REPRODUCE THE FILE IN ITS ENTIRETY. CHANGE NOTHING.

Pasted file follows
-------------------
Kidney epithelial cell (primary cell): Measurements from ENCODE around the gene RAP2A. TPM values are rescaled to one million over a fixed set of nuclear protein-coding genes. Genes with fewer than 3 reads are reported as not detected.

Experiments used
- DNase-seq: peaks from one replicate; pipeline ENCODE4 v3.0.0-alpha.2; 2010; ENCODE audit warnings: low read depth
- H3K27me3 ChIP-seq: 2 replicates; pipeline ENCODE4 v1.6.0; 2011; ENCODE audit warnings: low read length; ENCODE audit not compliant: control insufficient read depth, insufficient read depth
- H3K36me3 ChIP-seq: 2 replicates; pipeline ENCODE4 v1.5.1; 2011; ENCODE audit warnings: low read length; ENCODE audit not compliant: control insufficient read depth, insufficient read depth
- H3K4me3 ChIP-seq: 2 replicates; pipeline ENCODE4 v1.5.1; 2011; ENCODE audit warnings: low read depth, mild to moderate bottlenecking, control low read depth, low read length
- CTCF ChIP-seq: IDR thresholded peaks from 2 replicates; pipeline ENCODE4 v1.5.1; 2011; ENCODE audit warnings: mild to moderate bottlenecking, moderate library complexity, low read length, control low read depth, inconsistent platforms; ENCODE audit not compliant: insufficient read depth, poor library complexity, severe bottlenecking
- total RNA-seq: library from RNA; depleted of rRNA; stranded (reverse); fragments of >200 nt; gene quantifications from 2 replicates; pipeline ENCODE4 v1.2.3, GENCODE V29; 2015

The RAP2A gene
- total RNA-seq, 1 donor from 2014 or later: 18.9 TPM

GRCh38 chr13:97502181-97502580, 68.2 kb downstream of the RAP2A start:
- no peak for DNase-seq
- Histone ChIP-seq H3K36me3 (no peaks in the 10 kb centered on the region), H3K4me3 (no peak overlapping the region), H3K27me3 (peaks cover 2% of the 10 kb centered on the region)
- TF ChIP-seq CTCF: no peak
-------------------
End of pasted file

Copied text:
Kidney epithelial cell (primary cell): Measurements from ENCODE around the gene RAP2A. TPM values are rescaled to one million over a fixed set of nuclear protein-coding genes. Genes with fewer than 3 reads are reported as not detected.

Experiments used
- DNase-seq: peaks from one replicate; pipeline ENCODE4 v3.0.0-alpha.2; 2010; ENCODE audit warnings: low read depth
- H3K27me3 ChIP-seq: 2 replicates; pipeline ENCODE4 v1.6.0; 2011; ENCODE audit warnings: low read length; ENCODE audit not compliant: control insufficient read depth, insufficient read depth
- H3K36me3 ChIP-seq: 2 replicates; pipeline ENCODE4 v1.5.1; 2011; ENCODE audit warnings: low read length; ENCODE audit not compliant: control insufficient read depth, insufficient read depth
- H3K4me3 ChIP-seq: 2 replicates; pipeline ENCODE4 v1.5.1; 2011; ENCODE audit warnings: low read depth, mild to moderate bottlenecking, control low read depth, low read length
- CTCF ChIP-seq: IDR thresholded peaks from 2 replicates; pipeline ENCODE4 v1.5.1; 2011; ENCODE audit warnings: mild to moderate bottlenecking, moderate library complexity, low read length, control low read depth, inconsistent platforms; ENCODE audit not compliant: insufficient read depth, poor library complexity, severe bottlenecking
- total RNA-seq: library from RNA; depleted of rRNA; stranded (reverse); fragments of >200 nt; gene quantifications from 2 replicates; pipeline ENCODE4 v1.2.3, GENCODE V29; 2015

The RAP2A gene
- total RNA-seq, 1 donor from 2014 or later: 18.9 TPM

GRCh38 chr13:97502181-97502580, 68.2 kb downstream of the RAP2A start:
- no peak for DNase-seq
- Histone ChIP-seq H3K36me3 (no peaks in the 10 kb centered on the region), H3K4me3 (no peak overlapping the region), H3K27me3 (peaks cover 2% of the 10 kb centered on the region)
- TF ChIP-seq CTCF: no peak